E. Request for prejudgment interest

Plaintiff filed a memorandum of costs seeking, among other things, $2,335,929.20 in prejudgment interest from the date of her 998 offer to the date of judgment.[4] Cedars filed a motion to strike plaintiff’s prejudgment interest request, arguing that her 998 offer was “invalid” because it was “made so early in the proceedings that [Cedars] did not have a fair opportunity to intelligently evaluate it.” Following full briefing, the court held a hearing. Toward the end of the hearing, plaintiff sought to supplement her briefing, but the trial court denied her request. After further argument, the court struck plaintiff’s request for prejudgment interest. In so ruling, the court found that plaintiff’s 998 offer had been “premature” because Cedars had not “ha[d] an adequate opportunity to evaluate the damages in this case at the time of the 998 offer.”

F. Appeal

Plaintiff filed this timely appeal.

DISCUSSION

If a plaintiff makes an offer to settle a lawsuit pursuant to section 998 that the defendant does not accept, and if the plaintiff ultimately obtains a “more favorable judgment,” she is entitled to have the defendant pay (1) the costs of her expert witnesses incurred after the 998 offer was made (§ 998, subds. (b) & (d)), and (2) prejudgment interest at the rate of 10 percent starting from the date of the 998 offer (Civ. Code, § 3291; Wilson v. Wal-Mart Stores, Inc. (1999) 72 Cal.App.4th 382, 392-393). However, a plaintiff is entitled to this additional recovery only if her 998 offer is “valid.” (Barella v. Exchange Bank (2000) 84 Cal.App.4th 793, 799 (Barella); Chen v. Interinsurance Exchange of the Automobile Club (2008) 164 Cal.App.4th 117, 121.) Plaintiff argues that the trial court erred in ruling that her 998 offer was not valid. Where, as here, the underlying facts are disputed, we review the trial court’s ruling solely for an abuse of discretion. (Timed Out LLC v. 13359 Corp. (2018) 21 Cal.App.5th 933, 942 (Timed Out).) As the appellant, plaintiff bears the burden of proving that the trial court abused its discretion. (Najera, supra, 191 Cal.App.4th at p. 877.)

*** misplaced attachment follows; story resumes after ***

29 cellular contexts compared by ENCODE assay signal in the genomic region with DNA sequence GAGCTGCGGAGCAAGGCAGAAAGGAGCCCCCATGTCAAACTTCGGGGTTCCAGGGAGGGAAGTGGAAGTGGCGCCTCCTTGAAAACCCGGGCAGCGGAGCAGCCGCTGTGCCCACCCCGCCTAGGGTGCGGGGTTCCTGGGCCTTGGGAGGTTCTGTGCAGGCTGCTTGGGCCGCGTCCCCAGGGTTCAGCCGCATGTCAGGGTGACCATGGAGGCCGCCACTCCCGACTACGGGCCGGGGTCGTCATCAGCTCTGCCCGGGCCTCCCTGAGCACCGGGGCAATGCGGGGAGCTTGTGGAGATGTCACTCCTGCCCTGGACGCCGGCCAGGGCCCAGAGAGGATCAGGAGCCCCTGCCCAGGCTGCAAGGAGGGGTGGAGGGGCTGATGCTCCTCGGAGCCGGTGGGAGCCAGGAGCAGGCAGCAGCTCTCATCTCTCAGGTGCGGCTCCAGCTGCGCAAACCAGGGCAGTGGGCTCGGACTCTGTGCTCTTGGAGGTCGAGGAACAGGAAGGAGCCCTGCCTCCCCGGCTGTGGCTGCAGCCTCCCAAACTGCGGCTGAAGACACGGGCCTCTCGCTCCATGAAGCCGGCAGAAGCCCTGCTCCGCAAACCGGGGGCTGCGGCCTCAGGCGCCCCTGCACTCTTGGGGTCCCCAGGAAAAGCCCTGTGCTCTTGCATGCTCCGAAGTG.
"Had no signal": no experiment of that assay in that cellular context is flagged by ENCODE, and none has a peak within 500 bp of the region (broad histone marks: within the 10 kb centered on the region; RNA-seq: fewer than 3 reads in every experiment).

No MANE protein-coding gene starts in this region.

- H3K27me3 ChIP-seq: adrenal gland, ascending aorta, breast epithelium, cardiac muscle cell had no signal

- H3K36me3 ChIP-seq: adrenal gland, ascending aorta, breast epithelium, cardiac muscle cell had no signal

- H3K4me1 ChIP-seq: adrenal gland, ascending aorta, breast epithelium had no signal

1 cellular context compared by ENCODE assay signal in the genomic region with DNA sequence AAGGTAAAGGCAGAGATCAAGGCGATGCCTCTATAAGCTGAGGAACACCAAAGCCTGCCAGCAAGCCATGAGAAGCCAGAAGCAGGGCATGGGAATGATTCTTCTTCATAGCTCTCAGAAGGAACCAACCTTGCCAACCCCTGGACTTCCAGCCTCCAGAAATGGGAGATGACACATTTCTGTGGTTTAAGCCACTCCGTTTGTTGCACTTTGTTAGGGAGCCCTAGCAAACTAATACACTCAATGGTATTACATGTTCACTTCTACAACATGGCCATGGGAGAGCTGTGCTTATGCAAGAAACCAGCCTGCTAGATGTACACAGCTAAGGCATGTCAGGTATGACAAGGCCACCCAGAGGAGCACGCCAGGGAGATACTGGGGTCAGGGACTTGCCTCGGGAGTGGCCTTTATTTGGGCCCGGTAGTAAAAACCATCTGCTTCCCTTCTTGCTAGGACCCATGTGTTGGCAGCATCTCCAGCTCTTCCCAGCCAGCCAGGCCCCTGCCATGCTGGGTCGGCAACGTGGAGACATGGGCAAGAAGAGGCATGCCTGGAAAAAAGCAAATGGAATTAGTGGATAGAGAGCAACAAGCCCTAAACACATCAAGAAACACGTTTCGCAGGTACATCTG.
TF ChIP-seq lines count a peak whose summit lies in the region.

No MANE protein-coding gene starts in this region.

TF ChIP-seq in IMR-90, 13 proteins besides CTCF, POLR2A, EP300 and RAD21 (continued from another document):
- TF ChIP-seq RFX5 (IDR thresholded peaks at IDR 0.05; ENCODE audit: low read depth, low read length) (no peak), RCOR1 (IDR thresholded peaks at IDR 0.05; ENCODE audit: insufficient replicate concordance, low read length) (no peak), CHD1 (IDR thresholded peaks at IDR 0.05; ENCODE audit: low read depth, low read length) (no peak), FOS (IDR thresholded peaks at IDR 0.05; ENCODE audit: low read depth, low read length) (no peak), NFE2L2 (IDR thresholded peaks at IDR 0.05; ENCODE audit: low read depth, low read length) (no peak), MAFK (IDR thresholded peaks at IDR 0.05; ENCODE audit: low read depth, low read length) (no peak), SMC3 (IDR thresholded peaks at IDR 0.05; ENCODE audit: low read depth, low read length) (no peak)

I. The Pertinent Law on the Validity of 998 Offers

A 998 offer is valid only if it is made in “good faith.” (Elrod, supra, 195 Cal.App.3d at p. 698; Wear v. Calderon (1981) 121 Cal.App.3d 818, 821 (Wear); Regency Outdoor Advertising, Inc. v. City of Los Angeles (2006) 39 Cal.4th 507, 531 (Regency) [assuming “good faith” is required].) A 998 offer is made in good faith only if the offer is “‘realistically reasonable under the circumstances of the particular case’” (Elrod, at p. 698, quoting Wear, at p. 821)—that is, if the offer “carr[ies] with it some reasonable prospect of acceptance” (Regency, at p. 531).